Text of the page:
Language and culture are often thought of as the seminal core of any given group.
But what happens when one’s own language is endangered?
A new effort at The University of Arizona’s College of Education is focused on indigenous populations and trying to help keep indigenous languages from disappearing – and to do this, children and adolescent literature will be used.
With a $15,000 donation from the Tohono O’odham Nation, the college’s International Collection of Children’s and Adolescent Literature is initiating a project to bring some of the world’s most rare American Indian and indigenous peoples books to Tucson.
“We want to have books that reflect on indigenous populations around the world,” said Kathy G. Short, a professor in the college's language, reading and culture department.
The books will build on the existing collection, which is a teaching and research library that contains 30,000 books housed in the College of Education’s basement. The full library is one of the largest collections of international children's literature in the world.
Many of the children's books reflecting on the lives of indigenous people are produced by large, national publishing companies and are most often written in English by people who do not self-identify as American Indian.
Also, Short said, many of the books are about history or historical events.
She said the challenge with finding books that accurately portay indigenous people, either written in English or native languages, is that such books are generally very difficult to find because they most often are printed by much smaller publishing companies and tribal presses.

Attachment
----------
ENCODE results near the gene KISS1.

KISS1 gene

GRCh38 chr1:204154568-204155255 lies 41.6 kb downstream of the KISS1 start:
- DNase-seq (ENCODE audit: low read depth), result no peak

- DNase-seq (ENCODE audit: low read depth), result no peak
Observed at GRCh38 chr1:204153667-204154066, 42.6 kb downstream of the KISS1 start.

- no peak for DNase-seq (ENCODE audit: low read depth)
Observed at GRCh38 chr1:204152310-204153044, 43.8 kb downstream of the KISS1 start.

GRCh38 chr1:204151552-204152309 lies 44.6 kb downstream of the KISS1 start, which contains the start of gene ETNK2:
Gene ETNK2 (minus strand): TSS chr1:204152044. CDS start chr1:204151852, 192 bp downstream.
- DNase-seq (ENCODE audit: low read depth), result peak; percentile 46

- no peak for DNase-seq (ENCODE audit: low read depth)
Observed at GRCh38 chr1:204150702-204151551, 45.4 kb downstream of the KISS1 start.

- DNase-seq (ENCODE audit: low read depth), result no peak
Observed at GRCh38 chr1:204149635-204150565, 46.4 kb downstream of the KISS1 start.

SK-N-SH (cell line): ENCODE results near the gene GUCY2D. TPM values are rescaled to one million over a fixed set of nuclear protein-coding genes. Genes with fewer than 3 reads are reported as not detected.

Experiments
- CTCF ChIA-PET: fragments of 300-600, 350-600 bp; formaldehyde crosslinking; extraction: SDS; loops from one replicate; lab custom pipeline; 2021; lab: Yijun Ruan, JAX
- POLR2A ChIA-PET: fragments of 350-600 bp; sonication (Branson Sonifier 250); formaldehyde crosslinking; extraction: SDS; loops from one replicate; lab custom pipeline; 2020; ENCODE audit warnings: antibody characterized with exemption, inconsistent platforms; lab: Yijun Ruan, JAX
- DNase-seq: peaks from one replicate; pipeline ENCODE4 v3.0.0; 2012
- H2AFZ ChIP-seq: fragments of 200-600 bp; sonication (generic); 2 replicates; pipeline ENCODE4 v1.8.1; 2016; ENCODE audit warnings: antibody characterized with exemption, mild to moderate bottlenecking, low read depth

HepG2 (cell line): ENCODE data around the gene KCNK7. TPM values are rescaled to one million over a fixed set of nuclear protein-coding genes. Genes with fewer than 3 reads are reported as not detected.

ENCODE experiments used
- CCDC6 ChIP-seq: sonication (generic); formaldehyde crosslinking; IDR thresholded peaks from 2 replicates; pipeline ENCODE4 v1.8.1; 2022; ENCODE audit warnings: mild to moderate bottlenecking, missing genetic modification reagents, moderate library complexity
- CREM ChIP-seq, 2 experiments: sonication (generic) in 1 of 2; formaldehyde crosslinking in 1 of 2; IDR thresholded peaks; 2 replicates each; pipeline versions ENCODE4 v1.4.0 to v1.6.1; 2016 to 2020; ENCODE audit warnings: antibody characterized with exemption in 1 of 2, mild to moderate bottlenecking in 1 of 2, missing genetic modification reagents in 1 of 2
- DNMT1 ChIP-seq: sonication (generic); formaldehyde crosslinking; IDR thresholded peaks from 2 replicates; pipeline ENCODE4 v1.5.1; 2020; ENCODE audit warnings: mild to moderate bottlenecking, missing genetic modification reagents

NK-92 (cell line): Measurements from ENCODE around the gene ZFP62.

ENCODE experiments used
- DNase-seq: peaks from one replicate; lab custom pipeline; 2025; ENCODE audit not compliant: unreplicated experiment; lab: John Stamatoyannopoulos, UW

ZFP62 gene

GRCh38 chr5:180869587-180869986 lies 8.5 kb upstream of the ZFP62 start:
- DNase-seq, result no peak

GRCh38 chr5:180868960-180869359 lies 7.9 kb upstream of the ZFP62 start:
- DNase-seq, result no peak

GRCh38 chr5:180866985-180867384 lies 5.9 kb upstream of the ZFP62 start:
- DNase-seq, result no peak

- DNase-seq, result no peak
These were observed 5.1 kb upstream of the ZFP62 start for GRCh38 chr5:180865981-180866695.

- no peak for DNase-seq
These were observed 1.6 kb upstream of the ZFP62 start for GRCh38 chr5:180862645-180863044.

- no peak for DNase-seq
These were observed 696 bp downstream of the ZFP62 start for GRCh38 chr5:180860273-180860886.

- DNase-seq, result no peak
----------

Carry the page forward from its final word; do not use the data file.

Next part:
Short, who oversees the collection at the UA, is not deterred – she already has access to databases that have gathered information about books written in varying languages.
“So, now, we have to search them out and figure out how to get the books here,” she said.
“What we’re hoping is that we end up with an exemplary collection, and I think it will be used by different scholars,” she said. “I see that collection as being so important to different interests in the University and across the state, and also teachers coming from all over North America."
Such work is one among a number of different efforts across campus attempting to both preserve and document native and indigenous languages and culture.
- ArizonaNativeNet.com, which is a Web site run out of the James E. Rogers College of Law that offers distance learning and telecommunications for tribal nations.
- The Knowledge River program out of the School of Information Resources and Library Science, teaching about librarianship issues in the context of the American Indian perspective, as well as that of Hispanic populations.
- The American Indian Language Development Institute is a residential summer program held at the UA. Run out of Short’s department, the institute educates participants on ways to incorporate cultural and linguistic teachings into schools and provides assistance to tribal nations attempting to preserve their respective languages.
- The UA offers degree programs in Native American linguistics and American Indian studies.
- The University of Arizona Libraries keeps a permanent collection of material written in the central Mexico language of Nahuatl, which is periodically on display. Also, certain library staff teach and share material specific to indigenous groups.
And there is even more.
Short’s new initiative is important not only for children, but likely will be important to all organizations and scholars researching American Indian culture or trying to preserve their languages, she said.
“Given those strong programs, our location in Arizona, and the focus on language revitalization, it helps our focus on having a very strong indigenous collection,” Short said. “Having a collection like that will be important to their work. That is really important.”